The issues and responses to the treatment of and support for those suffering from mental illness, including clinical depression, are complex, diverse, and at times, in opposition to each other. Many moral, ethical, religious, cultural, and personal debates have taken place over the topic of suicide, whether it is physician-assisted or not. In the case of my good friend, who has suffered from unremitting clinical depression for decades, suicide, she feels, is warranted and she plans to carry out this action soon. I am unable to dissuade her from this choice. She states that this is her only viable solution to ending the torment she feels.
Although she is aware that the depression itself is coloring her perspective, she feels her decision is reasonable. Taking all of this into consideration, and knowing what she is planning because she trusted me not to tell anyone else yet she did want at least one person to know, I feel her intention to kill herself is morally acceptable. Two main reasons perpetuate my decision regarding this morality. Even though my friend’s perspective of her decision and her decision-making process comes through a lens of what society would term serious mental debilitation, she is, in fact, moral in her choice because she is simply choosing to die sooner rather than later, with the latter option being filled with debilitating and tortuous depression for years or even decades to come.
Richard Brandt, whose philosophical stance is a liberal one, would agree that there are, indeed, moral suicides such as the one my friend is planning. These moral suicides don’t have to be the often-referred to examples of self-sacrificial suicides as are commonly linked to his discourse. These types of suicides include a driver crashing into a building and killing himself in order to avoid killing children who have run into the street directly in his path or in the case of an airplane pilot in a distressed plane intentionally crashing into a mountain rather than an urban area, killing himself rather than many. Brandt would support a suicidal person who has looked at, in the case of my friend, her short and long term needs, her past life experiences, her potential future life experiences (based upon her past life experiences), and how her suicide would impact the world. If all of these factors were already considered by my suicidal friend, Brandt would likely feel the suicide would be justifiably moral. A large part of this justification would stem from the rationality of her decision. Brandt, in his utilitarian perspective, would justify or deem moral, suicide if my friend felt she could not achieve her full potential and contributions to society or the world due to her thus far incurable illness.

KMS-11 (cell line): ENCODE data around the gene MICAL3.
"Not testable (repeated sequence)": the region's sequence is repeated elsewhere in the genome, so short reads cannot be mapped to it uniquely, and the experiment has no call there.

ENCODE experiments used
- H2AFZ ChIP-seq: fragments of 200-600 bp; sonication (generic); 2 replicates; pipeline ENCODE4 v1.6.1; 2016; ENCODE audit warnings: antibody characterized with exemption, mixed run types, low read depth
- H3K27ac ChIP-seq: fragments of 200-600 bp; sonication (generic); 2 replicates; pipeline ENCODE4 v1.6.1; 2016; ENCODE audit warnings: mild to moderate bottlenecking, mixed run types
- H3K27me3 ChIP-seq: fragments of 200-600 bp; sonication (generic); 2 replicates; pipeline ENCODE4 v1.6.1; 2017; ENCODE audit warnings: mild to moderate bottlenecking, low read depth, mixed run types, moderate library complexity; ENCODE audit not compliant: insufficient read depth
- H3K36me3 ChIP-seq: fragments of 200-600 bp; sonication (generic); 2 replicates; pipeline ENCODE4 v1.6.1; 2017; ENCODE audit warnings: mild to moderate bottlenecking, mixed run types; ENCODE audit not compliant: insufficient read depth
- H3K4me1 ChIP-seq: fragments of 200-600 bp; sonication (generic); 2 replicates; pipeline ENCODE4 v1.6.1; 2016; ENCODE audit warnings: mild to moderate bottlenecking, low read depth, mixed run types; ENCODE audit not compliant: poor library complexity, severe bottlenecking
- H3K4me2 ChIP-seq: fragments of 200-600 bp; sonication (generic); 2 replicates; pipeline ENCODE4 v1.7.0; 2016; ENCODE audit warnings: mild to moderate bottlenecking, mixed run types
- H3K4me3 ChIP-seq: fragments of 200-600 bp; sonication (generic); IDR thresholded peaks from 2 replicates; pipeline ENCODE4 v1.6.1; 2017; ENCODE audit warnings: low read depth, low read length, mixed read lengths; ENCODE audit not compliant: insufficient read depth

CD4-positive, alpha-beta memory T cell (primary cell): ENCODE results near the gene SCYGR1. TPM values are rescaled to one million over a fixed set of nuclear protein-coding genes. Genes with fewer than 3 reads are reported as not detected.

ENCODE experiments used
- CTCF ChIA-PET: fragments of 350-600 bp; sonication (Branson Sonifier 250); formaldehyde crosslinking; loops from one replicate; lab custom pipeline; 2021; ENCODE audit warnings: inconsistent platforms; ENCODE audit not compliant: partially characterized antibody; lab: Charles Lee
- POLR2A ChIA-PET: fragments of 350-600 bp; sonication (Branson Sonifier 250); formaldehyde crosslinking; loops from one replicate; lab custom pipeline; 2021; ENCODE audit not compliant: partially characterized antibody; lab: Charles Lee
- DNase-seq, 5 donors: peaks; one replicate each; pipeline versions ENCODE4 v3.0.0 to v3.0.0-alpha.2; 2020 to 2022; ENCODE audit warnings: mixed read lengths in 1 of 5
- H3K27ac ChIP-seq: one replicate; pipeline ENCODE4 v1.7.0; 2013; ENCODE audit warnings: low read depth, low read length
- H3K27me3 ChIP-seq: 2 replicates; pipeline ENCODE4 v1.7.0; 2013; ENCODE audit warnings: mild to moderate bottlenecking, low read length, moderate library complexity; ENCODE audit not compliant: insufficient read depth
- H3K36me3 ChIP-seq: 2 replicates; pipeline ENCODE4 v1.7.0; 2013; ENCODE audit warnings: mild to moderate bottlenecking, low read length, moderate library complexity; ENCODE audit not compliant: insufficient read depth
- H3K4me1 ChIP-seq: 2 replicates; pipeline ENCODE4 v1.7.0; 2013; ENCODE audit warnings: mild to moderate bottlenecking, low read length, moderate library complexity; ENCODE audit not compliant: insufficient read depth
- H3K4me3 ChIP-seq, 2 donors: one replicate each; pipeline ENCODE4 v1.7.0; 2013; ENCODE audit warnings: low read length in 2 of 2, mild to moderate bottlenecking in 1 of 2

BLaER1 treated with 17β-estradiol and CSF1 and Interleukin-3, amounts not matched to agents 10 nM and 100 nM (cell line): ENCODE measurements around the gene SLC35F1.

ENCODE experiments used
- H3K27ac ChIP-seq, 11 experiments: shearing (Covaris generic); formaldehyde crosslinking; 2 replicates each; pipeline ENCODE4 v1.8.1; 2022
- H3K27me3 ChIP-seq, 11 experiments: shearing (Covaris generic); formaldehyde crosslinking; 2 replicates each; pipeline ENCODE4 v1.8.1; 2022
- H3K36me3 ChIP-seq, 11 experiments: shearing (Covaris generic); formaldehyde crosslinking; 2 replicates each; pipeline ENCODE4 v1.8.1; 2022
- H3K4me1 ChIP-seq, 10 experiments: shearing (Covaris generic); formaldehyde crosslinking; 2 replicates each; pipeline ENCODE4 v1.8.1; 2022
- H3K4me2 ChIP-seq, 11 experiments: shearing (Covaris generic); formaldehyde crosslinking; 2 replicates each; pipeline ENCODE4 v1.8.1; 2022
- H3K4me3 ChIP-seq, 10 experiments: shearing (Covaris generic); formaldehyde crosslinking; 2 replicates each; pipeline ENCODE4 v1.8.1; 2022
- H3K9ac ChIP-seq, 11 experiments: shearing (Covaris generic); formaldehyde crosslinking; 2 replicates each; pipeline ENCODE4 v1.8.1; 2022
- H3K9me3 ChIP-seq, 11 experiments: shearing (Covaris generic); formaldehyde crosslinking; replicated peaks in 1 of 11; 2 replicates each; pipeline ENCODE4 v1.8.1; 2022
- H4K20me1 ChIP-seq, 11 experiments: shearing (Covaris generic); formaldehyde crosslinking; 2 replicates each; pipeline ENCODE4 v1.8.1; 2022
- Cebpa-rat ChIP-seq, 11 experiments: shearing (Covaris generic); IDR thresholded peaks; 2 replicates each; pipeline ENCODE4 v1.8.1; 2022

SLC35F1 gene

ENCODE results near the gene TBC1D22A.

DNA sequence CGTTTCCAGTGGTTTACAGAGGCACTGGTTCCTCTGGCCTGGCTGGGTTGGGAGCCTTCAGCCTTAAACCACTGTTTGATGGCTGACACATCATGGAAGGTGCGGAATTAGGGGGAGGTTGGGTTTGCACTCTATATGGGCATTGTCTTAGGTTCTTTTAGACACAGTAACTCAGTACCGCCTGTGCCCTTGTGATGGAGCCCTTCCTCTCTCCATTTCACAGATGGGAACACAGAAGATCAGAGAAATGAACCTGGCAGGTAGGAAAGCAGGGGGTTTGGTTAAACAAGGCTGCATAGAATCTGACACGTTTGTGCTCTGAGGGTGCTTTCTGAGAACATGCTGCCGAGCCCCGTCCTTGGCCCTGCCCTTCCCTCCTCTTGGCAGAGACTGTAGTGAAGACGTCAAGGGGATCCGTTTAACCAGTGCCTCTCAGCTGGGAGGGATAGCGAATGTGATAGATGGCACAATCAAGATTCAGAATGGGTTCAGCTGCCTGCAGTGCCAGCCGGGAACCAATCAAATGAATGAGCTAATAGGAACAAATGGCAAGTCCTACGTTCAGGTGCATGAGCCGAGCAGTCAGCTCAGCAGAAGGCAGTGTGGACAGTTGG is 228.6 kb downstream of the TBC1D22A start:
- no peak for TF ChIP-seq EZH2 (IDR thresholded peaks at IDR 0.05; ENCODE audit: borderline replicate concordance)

Additionally, I feel that my moral obligation to my friend would not only be supported by Brandt’s perspective on suicide, it would necessitate my action to help my friend carry out her plan, if, in fact, she needed help doing so. Once the rational questions have been asked and answered by my friend, and the rational conclusion is that it is best is she commits suicide, it is now my moral obligation to assist her if she cannot do it herself.
Of course, the other side of this horribly taxing argument is that my friend would have a moral obligation not to commit suicide. While this is not my argument nor Brandt’s, there are those who believe that my friend has an obligation to be a productive member of her society and that she has a moral obligation to continue living so as to continue to perform moral acts and choices.
Immanuel Kant bases his philosophy regarding this issue on man’s obligation to God, or man and his soul as a piece of God’s property. The “property of God” approach debases Kant’s argument for anyone who does not believe in God, thereby nullifying his premise for those individuals. Also, Kant’s premise that my friend wouldn’t have the right to commit suicide because her life isn’t hers to take, as it belongs to God, objectifies her life and takes away her free will to make choices for herself surrounding the most basic tenant of life – that of the life force itself.
Kant’s opposition to suicide on all fronts states that the degradation that comes with suicide places the person committing suicide beneath the worth of animals. I wonder what his distinction is between God-created man and God-created animals. In his argument, wouldn’t both man and animals have the obligation to live a moral life and to live as long of life as possible? Additionally, if Kant believes that God bestows inherent value in a life and humans have an obligation to preserve that life, he would argue that I would be morally responsible to stop my friend from committing suicide, as it my responsibility to preserve my own life and the lives of others if they need help doing so.
The morality of suicide has liberal philosophers, such as Brandt, and conservative thinkers, such as Kant, and an immensely broad spectrum of theorists, academics, truth-seekers, and dreamers between the two extremes. The interesting thing about morality-based questions such as the one regarding what to do about my friend’s planned suicide, arouse debate, scholarship, and even attacks between philosophers and lay persons alike. I would stand firm in my conviction and favor the side of Brandt’s thinking regarding suicide that my friend has made a moral decision regarding her planned death. Ultimately, I would prefer that my friend no commit suicide; morally, I have an obligation to support her.